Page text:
Begin again with CAB. Thirty compressions and 2 breaths are considered one cycle. After giving two breaths, resume compressions. Continue CPR until there is movement or help arrives. If you are taking turns performing CPR with another person, minimize breaks between switches.
Using an Automated External Defibrillator
If you are too exhausted to continue, use an Automated External Defibrillator (AED) if one is available. This is used to jumpstart a person’s heart. Before you turn it on make sure there are no puddles or standing water near by.
Seriously. Using an AED in or around water can be a shocking experience. Yes, that was a terrible joke. No, we won’t take it back.
Turn on the AED and follow the prompts.
Fully expose the chest. Make sure the chest is dry. If he has thick chest hair and you are able, shave spots where the AED pads go. Shave kits are included in most AED kits. Be sure not to cut the victim when you shave him, as this can interfere with rhythm analysis.
Remove any metal the person has on his or her body. Take off earrings, necklaces, piercings, and underwire bras. Also look for evidence of a pacemaker. This should be indicated by a medical bracelet. If you believe the person has a pacemaker you need to keep the AED pads at least 1 inch from the location of the pacemaker.
Attach the sticky pads that are connected to electrodes to the victim’s chest. Follow the directions in the kit when determining pad placement.
Analyze and apply shock. First be sure that no one is touching the body. Press analyze on the AED, and it will tell you if shock needs to be administered.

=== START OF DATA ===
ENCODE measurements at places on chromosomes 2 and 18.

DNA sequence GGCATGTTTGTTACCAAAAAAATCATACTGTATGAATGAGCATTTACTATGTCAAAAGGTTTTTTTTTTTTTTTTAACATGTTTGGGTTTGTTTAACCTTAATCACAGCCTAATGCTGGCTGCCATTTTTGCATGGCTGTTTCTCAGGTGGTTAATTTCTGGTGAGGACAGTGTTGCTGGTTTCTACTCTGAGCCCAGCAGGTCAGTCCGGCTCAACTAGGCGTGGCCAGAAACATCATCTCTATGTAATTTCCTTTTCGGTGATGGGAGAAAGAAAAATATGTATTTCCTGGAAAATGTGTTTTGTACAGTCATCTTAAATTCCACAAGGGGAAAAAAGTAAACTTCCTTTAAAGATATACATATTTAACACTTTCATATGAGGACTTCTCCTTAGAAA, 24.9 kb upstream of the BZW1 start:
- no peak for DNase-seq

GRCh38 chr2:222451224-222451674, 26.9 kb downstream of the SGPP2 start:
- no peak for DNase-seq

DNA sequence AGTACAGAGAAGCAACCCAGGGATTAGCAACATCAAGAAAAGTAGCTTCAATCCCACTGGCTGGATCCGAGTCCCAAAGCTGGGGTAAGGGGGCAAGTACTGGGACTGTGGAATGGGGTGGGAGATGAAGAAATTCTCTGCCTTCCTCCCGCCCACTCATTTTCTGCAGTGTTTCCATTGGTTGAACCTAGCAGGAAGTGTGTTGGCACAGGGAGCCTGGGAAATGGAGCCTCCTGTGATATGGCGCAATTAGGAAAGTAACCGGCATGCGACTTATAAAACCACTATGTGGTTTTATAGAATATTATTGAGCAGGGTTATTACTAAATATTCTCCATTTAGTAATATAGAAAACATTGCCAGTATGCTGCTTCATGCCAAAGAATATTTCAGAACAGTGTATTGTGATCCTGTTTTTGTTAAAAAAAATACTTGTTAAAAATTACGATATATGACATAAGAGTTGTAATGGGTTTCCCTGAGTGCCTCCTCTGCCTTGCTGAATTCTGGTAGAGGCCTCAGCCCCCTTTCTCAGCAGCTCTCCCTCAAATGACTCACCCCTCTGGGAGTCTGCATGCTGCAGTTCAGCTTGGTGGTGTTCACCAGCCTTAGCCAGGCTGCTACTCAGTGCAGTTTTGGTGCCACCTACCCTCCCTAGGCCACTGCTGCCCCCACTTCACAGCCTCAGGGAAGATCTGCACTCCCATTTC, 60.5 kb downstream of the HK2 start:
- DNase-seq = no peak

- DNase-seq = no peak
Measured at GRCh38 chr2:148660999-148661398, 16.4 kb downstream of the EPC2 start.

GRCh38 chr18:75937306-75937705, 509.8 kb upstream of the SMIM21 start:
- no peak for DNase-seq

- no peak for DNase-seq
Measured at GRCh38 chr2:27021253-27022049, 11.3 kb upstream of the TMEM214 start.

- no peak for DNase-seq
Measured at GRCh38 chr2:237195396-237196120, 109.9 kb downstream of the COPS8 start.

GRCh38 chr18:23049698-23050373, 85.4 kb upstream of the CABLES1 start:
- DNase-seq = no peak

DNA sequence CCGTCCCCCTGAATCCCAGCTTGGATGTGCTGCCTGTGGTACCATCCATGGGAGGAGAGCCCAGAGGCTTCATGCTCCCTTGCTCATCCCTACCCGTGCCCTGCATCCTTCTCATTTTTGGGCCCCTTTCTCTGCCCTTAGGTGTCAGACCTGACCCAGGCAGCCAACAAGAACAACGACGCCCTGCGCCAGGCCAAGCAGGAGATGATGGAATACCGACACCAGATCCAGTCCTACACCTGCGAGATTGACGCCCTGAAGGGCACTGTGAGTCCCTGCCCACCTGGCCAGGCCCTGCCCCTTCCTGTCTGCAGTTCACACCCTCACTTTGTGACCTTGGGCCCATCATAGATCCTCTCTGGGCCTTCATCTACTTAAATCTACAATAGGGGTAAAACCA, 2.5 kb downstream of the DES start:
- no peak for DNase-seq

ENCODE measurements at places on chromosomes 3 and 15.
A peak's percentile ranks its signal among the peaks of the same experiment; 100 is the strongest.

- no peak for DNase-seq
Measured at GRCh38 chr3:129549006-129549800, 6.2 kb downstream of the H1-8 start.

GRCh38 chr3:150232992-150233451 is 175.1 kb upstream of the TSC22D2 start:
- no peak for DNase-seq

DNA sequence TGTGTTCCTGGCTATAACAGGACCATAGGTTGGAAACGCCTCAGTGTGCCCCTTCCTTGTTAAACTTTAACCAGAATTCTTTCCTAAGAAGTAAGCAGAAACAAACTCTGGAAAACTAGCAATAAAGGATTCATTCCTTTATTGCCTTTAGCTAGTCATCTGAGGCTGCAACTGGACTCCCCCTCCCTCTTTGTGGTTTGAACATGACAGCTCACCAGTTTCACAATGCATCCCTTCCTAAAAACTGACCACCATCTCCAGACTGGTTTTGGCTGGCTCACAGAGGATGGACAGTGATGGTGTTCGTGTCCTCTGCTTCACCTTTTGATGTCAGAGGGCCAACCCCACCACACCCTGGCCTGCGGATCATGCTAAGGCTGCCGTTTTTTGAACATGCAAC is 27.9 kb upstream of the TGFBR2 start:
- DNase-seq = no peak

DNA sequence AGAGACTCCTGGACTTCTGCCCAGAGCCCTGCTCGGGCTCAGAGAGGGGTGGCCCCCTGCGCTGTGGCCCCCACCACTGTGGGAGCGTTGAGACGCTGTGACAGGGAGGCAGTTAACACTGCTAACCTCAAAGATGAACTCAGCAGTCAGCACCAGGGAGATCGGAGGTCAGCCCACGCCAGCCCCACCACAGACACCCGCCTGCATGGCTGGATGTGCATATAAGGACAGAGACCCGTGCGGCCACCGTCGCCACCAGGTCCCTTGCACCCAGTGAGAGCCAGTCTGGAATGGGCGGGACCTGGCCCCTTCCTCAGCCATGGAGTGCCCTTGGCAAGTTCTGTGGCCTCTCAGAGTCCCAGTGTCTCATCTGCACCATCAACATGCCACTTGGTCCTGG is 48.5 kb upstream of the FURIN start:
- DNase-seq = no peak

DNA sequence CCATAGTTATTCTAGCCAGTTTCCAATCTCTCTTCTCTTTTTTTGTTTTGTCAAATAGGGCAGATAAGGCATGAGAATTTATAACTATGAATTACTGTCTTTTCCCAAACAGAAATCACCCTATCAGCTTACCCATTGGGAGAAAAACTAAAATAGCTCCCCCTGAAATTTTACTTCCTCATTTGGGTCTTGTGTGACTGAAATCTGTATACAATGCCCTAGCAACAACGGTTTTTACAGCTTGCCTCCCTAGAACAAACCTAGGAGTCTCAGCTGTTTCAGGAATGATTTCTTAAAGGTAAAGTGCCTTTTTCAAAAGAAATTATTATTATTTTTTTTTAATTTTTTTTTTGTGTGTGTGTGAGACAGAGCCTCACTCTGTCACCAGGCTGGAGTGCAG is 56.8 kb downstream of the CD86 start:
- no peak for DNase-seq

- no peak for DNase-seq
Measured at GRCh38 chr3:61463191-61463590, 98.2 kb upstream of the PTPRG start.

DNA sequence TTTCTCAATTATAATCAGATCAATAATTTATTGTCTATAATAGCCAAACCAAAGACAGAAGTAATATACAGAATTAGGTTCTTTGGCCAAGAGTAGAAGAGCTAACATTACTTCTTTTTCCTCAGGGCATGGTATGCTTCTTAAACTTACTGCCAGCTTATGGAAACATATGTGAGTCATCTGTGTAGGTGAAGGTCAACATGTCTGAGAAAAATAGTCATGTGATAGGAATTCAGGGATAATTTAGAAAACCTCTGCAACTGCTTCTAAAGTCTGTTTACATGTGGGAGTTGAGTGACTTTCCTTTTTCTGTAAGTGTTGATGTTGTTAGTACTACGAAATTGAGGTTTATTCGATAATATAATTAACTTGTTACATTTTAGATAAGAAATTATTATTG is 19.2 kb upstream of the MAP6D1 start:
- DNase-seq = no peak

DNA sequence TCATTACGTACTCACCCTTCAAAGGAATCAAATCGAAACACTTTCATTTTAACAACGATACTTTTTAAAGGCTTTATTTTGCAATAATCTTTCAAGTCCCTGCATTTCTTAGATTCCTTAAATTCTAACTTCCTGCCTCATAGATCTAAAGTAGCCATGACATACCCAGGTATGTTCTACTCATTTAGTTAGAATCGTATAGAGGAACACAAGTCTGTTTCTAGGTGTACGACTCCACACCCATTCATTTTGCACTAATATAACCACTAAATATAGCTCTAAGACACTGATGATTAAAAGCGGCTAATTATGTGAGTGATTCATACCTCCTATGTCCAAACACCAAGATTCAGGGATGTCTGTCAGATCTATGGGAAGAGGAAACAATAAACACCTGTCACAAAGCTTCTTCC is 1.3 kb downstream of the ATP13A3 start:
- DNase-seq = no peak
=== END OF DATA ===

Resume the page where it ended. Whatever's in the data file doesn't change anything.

Leave sticky pads on the victim and resume CPR for another 5 cycles.
Put the Patient in Recovery Position
Once the victim is stabilized and breathing normally, place him or her in the recovery position.
If any funny jokes came to mind while you were performing CPR, you can finally tell them. Although, come to think of it, most people probably won’t find them funny at this point, so maybe save them for later.
This is a lateral recumbent or three-quarters prone position. Gently turn him or her to their side. Bend top knee and use it to keep the body from rolling onto its stomach. Bend both elbows and use them to prop up the body. This position allows victim to breathe more easily. The mouth is facing downward which prevents choking and suffocation.
This in-depth step-by step guide should instill confidence so that when a person is in danger and needing CPR, you will be able to administer it.
Ideally we would all take an accredited course that includes first aid, CPR, and AED. But remember that it is always better to try and help than to stand by and do nothing.
And if you do CPR on someone, you could also end up marrying them, just as happened to this couple:
Turns out learning CPR can saves lives and improve your love life.
Best Survival Tools? Real Life Saving Survival Tools List
Every outdoorsman knows that having a survival kit is mandatory when
out there. There are various survival tools on the market from which a
person can choose from. Though, these will vary from one individual to
another as their needs and practices vary too. A hunter, hiker and
fisherman will all have slightly varying survival tools as a result of
the activities they carry out. In each of these activities, a person
should have essential survival tools that can be the difference